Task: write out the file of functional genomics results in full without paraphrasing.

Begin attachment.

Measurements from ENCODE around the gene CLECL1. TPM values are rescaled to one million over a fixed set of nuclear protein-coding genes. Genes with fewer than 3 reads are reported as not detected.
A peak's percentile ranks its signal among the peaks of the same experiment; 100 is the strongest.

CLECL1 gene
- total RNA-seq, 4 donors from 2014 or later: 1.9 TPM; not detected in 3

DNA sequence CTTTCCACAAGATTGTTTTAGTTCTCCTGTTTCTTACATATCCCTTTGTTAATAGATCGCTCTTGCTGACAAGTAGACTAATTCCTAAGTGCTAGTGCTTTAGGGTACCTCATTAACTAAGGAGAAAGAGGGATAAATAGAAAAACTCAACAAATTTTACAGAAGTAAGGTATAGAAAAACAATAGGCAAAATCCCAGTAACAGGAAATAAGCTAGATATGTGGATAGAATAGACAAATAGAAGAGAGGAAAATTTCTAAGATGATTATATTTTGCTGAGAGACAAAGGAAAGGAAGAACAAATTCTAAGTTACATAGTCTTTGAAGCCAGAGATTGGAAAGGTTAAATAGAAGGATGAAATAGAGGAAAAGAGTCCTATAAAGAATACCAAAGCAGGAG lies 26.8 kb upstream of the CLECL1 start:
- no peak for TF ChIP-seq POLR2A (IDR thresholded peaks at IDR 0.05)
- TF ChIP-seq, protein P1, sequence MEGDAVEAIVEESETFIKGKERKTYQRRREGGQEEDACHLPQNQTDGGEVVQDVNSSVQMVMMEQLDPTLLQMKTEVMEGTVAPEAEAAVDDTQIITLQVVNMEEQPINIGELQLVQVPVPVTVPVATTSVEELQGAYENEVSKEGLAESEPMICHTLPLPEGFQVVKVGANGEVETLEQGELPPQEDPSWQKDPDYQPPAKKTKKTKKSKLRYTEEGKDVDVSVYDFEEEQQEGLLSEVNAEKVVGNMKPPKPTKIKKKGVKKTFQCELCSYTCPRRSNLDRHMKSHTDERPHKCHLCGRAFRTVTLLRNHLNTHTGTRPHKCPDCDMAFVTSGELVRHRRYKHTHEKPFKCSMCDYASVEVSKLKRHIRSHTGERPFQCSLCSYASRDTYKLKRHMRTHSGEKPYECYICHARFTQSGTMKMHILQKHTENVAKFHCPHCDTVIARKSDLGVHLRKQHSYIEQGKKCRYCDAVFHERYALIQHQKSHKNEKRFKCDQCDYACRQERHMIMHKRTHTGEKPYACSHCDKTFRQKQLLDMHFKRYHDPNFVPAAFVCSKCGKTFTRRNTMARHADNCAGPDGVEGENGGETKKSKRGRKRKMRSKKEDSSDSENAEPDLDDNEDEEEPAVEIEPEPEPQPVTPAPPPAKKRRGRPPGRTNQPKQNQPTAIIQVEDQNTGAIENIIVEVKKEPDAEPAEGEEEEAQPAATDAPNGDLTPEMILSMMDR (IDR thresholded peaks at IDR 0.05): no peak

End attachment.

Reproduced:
Measurements from ENCODE around the gene CLECL1. TPM values are rescaled to one million over a fixed set of nuclear protein-coding genes. Genes with fewer than 3 reads are reported as not detected.
A peak's percentile ranks its signal among the peaks of the same experiment; 100 is the strongest.

CLECL1 gene
- total RNA-seq, 4 donors from 2014 or later: 1.9 TPM; not detected in 3

DNA sequence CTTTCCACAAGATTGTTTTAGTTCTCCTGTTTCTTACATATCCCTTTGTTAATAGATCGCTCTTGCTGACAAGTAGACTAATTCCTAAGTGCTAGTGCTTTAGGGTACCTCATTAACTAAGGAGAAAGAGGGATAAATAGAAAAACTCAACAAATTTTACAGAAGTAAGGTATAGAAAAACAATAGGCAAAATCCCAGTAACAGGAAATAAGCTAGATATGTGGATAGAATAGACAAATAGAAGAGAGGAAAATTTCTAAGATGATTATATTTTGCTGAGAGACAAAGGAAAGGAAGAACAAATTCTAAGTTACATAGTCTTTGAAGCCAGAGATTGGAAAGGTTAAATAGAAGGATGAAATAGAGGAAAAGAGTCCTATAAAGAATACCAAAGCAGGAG lies 26.8 kb upstream of the CLECL1 start:
- no peak for TF ChIP-seq POLR2A (IDR thresholded peaks at IDR 0.05)
- TF ChIP-seq, protein P1, sequence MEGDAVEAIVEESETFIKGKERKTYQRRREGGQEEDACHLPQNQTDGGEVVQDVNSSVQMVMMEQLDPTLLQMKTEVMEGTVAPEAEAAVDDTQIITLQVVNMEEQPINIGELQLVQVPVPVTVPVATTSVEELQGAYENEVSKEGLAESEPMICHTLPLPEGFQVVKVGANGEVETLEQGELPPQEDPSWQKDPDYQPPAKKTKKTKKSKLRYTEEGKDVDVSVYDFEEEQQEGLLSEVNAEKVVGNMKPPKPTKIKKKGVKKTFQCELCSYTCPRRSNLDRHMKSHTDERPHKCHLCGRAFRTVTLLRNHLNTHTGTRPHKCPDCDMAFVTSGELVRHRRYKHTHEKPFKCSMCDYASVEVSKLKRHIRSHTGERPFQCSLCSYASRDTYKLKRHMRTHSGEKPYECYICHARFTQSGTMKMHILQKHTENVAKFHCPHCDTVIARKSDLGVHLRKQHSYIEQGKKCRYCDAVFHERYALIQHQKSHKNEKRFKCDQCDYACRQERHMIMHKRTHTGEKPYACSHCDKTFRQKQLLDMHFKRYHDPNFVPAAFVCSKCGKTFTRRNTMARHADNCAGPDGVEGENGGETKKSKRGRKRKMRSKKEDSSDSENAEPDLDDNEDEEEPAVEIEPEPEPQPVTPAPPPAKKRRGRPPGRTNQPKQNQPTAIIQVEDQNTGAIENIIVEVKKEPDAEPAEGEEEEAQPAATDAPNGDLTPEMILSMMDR (IDR thresholded peaks at IDR 0.05): no peak